The Suez Canal is one of the world’s most important trading arteries, separating the continent of Africa and the Middle East from Asia and facilitating the distribution of 12% of the global shipping traffic. This narrow canal, which first opened in 1869, saves ships an average of 4,300 miles by short-cutting the long journey around the southern tip of Africa. Who would have been able to predict that global supply chains that are still feeling the pressure from COVID-19 would once again be faced with another challenge when rough $10 billion worth of goods were blocked from entry to the canal for 6 days? The widespread effects of the Ever Given being stuck in the Suez Canal demonstrates that organizations need to be able to analyze the impacts rather than the events that can lead to supply chain disruptions.
Immediate Impacts of the Suez Canal Blockage
In the days following the blockage at the Suez Canal, not only were finished goods stuck at sea, but oil tankers, livestock, and the actual shipping containers were stranded, leaving organizations in a panic as they anxiously waited to hear that the ship was freed. A major ripple that already can be felt is that shipping container supply is constrained, and the delay due to the blockage at the Suez Canal can lead to increased shortages and future delays. Through this challenge we learned the critical importance of supply chain resilience. Companies were faced with questions such as:
- How flexible is your current sourcing, production & distribution network?
- Do you have data and systems in place that give visibility to disruptions?
- Do you have organizational structures allow you to make rapid data-based decisions on how to respond?
A handful of organizations including Nike, Gap, Steve Madden, and Tesla are attributing impacts on their business this quarter to supply chain issues. Nike even took it a step further, explicitly stating that a dip in sales volume was due to a lack of containers, leading to a 3-week delay in inventory reaching the shelves.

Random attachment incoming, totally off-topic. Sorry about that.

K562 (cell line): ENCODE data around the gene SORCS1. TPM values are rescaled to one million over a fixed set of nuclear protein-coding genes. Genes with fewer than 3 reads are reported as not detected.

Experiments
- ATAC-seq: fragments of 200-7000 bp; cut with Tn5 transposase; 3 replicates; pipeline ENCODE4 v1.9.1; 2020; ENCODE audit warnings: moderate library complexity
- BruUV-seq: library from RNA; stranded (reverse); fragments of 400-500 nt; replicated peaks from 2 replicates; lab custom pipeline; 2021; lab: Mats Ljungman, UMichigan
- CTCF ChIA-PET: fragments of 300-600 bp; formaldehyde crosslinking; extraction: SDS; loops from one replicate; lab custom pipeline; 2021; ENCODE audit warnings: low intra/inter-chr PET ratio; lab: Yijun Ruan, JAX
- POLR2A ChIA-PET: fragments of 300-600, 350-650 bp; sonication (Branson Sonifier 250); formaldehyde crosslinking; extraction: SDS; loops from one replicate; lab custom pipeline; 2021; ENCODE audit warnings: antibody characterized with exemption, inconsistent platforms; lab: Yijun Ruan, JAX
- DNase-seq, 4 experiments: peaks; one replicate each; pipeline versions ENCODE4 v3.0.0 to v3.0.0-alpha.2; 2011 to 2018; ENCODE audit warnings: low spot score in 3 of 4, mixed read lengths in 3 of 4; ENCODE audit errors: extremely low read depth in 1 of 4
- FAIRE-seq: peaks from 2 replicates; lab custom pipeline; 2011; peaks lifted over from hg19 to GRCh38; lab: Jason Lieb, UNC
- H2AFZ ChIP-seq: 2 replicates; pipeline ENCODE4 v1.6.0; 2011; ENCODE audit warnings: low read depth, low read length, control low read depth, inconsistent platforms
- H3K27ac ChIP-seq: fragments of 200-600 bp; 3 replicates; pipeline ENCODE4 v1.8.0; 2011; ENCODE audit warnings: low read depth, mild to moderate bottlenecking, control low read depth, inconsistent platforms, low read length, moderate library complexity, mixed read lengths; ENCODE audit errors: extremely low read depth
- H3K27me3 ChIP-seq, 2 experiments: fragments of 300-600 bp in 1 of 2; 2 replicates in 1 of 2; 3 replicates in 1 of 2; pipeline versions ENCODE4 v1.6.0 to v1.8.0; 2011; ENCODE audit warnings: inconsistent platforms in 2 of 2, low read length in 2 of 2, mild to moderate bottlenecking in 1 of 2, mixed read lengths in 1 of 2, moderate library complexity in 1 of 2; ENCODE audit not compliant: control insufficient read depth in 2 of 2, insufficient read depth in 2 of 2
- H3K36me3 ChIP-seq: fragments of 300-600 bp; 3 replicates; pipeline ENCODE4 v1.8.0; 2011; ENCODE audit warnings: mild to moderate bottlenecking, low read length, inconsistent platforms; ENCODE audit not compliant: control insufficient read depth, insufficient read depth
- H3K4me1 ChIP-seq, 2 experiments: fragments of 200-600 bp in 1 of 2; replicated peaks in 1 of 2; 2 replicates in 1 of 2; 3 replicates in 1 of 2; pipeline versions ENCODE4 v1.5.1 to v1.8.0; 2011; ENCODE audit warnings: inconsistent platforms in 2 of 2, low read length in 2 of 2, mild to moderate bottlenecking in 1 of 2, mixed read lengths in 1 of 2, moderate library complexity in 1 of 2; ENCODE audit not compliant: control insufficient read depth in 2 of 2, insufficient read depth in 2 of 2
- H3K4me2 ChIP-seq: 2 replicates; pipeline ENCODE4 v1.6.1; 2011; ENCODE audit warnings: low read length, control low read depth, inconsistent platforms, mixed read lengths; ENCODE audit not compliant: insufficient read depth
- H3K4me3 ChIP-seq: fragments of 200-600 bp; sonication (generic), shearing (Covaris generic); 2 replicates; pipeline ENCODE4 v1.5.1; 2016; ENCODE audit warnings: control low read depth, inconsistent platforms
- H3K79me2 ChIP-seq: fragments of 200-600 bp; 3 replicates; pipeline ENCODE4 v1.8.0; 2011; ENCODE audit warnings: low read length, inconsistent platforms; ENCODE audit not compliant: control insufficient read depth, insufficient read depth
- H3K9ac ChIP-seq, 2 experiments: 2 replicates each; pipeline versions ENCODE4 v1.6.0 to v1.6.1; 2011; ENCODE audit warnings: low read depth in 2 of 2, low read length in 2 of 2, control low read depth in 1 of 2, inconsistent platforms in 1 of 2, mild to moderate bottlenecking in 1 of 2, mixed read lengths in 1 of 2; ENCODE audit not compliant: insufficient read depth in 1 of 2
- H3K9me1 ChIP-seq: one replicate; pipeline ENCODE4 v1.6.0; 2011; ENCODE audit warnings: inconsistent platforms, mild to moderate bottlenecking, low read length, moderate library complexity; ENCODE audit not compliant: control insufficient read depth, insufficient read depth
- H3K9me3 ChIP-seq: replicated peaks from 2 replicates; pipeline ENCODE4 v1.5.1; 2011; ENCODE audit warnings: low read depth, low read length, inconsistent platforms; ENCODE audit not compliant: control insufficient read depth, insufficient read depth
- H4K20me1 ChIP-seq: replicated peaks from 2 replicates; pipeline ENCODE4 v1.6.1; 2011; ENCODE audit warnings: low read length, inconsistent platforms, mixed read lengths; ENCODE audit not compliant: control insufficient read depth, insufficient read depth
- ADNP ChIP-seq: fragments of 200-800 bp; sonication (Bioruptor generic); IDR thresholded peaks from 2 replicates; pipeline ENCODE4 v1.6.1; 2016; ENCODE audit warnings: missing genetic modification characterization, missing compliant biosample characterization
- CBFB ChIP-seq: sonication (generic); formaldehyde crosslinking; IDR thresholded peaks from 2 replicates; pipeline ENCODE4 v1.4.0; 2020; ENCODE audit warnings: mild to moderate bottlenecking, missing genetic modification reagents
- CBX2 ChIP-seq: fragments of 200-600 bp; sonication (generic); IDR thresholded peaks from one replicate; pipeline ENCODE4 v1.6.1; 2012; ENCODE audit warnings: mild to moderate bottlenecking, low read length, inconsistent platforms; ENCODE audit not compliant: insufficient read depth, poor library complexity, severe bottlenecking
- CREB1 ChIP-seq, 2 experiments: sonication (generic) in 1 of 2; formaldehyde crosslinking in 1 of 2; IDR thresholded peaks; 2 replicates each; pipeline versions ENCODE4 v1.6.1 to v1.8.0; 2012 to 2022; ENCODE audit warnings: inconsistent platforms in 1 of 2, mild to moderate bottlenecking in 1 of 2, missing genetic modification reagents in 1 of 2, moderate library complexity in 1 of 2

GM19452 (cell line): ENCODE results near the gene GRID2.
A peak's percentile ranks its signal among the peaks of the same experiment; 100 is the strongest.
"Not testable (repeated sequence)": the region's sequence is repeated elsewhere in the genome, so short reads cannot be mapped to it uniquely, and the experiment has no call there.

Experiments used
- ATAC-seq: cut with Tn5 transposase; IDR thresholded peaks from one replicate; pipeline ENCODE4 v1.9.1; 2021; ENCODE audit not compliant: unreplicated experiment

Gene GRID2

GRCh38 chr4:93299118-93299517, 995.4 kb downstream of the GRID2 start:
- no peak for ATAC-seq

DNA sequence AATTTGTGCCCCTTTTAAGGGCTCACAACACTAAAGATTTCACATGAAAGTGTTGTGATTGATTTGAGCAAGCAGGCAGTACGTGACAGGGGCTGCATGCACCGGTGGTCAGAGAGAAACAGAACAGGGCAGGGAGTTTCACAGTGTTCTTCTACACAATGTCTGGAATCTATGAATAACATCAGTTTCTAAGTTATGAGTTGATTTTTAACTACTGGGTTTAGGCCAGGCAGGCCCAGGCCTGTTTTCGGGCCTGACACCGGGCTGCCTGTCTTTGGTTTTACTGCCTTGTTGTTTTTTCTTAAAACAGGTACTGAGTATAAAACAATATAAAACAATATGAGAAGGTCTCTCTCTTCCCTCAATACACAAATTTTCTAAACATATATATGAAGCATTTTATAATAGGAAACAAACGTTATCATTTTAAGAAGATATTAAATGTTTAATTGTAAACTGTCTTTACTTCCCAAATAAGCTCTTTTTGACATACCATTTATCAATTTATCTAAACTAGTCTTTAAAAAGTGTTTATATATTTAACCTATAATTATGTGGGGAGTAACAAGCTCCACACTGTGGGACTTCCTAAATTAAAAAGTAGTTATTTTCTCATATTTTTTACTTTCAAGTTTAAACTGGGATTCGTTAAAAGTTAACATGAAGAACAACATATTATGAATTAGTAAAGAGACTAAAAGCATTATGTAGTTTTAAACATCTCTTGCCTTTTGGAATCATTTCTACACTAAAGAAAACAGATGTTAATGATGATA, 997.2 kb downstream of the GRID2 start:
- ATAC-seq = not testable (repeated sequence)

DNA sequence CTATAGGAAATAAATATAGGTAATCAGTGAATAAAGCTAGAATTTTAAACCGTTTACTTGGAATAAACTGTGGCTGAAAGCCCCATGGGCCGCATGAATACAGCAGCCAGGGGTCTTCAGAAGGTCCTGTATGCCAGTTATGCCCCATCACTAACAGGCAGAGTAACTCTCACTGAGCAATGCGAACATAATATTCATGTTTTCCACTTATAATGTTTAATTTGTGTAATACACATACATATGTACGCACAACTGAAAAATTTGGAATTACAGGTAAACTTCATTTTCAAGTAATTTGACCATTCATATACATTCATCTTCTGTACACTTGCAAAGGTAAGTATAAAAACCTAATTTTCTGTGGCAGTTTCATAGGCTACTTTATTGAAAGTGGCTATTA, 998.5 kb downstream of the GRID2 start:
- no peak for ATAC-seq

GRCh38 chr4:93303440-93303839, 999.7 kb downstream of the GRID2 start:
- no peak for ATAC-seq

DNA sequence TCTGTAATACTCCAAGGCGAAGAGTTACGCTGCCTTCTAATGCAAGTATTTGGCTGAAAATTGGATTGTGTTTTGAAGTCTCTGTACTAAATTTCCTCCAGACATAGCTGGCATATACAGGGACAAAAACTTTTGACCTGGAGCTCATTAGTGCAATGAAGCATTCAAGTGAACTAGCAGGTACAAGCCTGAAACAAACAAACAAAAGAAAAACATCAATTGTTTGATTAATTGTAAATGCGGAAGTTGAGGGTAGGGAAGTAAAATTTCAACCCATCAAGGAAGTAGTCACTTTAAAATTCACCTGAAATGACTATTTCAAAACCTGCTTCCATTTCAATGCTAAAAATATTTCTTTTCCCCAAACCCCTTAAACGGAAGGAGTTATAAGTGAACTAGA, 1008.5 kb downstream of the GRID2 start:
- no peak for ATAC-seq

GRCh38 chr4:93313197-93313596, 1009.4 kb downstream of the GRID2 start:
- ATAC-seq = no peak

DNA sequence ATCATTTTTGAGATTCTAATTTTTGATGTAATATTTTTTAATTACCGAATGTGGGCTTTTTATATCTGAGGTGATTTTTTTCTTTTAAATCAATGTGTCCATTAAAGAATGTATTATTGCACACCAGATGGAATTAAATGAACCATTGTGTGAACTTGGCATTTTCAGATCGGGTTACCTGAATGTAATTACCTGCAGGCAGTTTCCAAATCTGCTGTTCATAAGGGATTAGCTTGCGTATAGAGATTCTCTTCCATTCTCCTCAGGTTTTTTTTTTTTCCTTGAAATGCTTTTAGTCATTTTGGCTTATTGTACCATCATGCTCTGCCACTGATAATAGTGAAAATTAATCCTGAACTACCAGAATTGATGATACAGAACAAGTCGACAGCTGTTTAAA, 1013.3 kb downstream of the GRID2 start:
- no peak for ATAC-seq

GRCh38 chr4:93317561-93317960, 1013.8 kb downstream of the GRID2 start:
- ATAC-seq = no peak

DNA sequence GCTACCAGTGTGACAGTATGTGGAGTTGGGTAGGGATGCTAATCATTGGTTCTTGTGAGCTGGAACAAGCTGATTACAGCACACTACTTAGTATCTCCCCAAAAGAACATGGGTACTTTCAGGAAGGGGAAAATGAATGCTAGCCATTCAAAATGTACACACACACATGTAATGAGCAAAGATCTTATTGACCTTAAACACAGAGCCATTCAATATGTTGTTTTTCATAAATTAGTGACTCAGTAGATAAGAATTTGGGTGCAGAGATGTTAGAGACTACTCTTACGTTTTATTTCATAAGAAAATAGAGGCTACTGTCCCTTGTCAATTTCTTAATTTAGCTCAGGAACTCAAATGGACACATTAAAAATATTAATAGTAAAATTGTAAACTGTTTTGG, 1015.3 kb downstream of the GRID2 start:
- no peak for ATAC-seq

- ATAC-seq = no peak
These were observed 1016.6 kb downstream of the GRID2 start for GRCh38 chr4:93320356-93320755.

At the same time, some European manufactures had to delay production while they waited for parts from Asia. Specific goods, like Robusta coffee beans (which makes up the second-highest amount of the world’s coffee production), saw an increase in cost as shipping containers were left unable to reach the port and be offloaded for sales. Semiconductors – already in short supply because of higher than anticipated demand for cars and trucks, smartphones, PCs, tablets, and TVs during the pandemic – are also stuck at sea, further exacerbating the shortage.
The snowball effects of shipping container scarcity in the US and temporary shortages on finished goods in Europe caused by the Suez Canal blockage shows us that organizations need to proactively make supply chain decisions that will lead to more resilient supply chain networks. Will we see organizations relatively take short-term actions, like stockpiling parts or scrambling for new, perhaps onshore suppliers? Or will this be the driver for leaders to thoughtfully develop the supply network flexibility, organizational agility, and risk response capability that will allow them to weather future unexpected storms? One thing we know for sure is that many supply networks are still fragile and have room for more transparency and flexibility.
Contributions by Aley Morris